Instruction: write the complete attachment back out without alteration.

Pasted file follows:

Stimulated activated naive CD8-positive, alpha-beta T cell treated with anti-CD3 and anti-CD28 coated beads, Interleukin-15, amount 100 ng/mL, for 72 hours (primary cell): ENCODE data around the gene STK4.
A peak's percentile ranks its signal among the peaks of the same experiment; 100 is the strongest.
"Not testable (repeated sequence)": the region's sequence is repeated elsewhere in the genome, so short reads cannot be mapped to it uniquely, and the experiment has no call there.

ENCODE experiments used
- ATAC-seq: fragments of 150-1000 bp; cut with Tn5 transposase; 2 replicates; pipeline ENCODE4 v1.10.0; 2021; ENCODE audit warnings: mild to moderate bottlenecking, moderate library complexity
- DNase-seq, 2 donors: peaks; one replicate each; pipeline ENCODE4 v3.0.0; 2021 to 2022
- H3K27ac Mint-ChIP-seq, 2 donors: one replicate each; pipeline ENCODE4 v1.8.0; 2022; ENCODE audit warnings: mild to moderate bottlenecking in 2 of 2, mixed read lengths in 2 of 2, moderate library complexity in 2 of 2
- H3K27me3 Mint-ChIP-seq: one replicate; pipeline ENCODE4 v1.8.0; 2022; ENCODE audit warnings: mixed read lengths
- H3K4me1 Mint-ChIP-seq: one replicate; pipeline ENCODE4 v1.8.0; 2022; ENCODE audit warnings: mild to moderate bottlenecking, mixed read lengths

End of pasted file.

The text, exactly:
Stimulated activated naive CD8-positive, alpha-beta T cell treated with anti-CD3 and anti-CD28 coated beads, Interleukin-15, amount 100 ng/mL, for 72 hours (primary cell): ENCODE data around the gene STK4.
A peak's percentile ranks its signal among the peaks of the same experiment; 100 is the strongest.
"Not testable (repeated sequence)": the region's sequence is repeated elsewhere in the genome, so short reads cannot be mapped to it uniquely, and the experiment has no call there.

ENCODE experiments used
- ATAC-seq: fragments of 150-1000 bp; cut with Tn5 transposase; 2 replicates; pipeline ENCODE4 v1.10.0; 2021; ENCODE audit warnings: mild to moderate bottlenecking, moderate library complexity
- DNase-seq, 2 donors: peaks; one replicate each; pipeline ENCODE4 v3.0.0; 2021 to 2022
- H3K27ac Mint-ChIP-seq, 2 donors: one replicate each; pipeline ENCODE4 v1.8.0; 2022; ENCODE audit warnings: mild to moderate bottlenecking in 2 of 2, mixed read lengths in 2 of 2, moderate library complexity in 2 of 2
- H3K27me3 Mint-ChIP-seq: one replicate; pipeline ENCODE4 v1.8.0; 2022; ENCODE audit warnings: mixed read lengths
- H3K4me1 Mint-ChIP-seq: one replicate; pipeline ENCODE4 v1.8.0; 2022; ENCODE audit warnings: mild to moderate bottlenecking, mixed read lengths